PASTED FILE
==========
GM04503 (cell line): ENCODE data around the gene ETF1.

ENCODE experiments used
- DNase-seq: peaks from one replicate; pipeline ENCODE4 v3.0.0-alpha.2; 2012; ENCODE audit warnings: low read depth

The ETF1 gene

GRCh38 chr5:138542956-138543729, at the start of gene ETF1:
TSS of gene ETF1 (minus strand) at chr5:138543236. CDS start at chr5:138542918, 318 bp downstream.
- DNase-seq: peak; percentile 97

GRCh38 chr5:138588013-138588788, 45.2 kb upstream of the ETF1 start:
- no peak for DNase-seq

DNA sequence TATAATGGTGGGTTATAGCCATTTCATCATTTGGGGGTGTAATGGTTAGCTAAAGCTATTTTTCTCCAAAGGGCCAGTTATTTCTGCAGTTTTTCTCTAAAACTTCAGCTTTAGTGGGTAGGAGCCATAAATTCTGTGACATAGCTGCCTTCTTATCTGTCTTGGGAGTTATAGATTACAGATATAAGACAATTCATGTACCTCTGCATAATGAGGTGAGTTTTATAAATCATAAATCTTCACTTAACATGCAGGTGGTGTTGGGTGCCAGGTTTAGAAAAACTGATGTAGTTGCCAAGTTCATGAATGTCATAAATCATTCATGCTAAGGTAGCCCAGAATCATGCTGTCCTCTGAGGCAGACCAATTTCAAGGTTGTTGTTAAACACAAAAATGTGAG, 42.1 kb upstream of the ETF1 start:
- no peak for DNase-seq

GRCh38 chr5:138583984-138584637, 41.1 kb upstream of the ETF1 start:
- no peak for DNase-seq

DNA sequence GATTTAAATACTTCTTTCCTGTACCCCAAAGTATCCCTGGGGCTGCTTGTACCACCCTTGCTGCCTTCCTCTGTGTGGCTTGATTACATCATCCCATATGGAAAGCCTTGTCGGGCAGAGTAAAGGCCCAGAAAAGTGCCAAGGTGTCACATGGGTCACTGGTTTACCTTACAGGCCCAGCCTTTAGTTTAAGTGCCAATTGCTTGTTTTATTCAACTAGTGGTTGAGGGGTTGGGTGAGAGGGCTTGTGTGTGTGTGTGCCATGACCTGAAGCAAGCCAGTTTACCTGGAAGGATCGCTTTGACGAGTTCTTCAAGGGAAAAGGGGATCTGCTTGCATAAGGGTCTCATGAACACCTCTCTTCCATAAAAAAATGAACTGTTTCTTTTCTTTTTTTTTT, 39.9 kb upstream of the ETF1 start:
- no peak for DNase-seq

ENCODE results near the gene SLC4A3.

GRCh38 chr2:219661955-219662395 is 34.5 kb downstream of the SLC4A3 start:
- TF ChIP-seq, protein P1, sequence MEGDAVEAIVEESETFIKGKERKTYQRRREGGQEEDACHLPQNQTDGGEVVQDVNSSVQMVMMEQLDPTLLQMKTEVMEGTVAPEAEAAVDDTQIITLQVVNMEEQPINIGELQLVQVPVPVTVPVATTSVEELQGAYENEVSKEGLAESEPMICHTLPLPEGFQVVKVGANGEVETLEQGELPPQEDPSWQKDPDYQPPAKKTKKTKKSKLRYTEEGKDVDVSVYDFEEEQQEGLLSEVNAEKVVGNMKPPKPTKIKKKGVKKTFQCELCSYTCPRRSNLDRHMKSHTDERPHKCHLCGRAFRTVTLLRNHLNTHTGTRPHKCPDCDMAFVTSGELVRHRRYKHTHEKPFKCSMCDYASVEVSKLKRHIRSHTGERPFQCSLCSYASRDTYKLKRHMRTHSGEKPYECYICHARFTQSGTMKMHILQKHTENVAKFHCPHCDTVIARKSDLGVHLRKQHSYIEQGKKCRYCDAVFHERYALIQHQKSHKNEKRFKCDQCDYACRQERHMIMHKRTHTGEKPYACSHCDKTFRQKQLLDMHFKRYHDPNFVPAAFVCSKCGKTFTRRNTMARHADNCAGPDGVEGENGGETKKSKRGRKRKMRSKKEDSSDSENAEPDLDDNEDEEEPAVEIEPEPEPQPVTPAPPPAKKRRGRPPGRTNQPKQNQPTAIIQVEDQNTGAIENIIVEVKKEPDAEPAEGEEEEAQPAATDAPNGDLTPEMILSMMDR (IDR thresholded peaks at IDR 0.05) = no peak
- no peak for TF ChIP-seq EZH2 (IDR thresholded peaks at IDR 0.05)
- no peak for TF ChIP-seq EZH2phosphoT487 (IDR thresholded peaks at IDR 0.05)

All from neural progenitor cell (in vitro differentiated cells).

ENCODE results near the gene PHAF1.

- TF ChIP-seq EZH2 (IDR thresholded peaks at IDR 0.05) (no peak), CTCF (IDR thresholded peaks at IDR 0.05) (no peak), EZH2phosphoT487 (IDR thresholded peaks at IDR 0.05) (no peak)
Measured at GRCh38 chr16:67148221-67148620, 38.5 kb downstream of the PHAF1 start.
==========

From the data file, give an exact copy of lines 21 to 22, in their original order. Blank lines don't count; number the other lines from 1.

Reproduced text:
All from neural progenitor cell (in vitro differentiated cells).

ENCODE results near the gene PHAF1.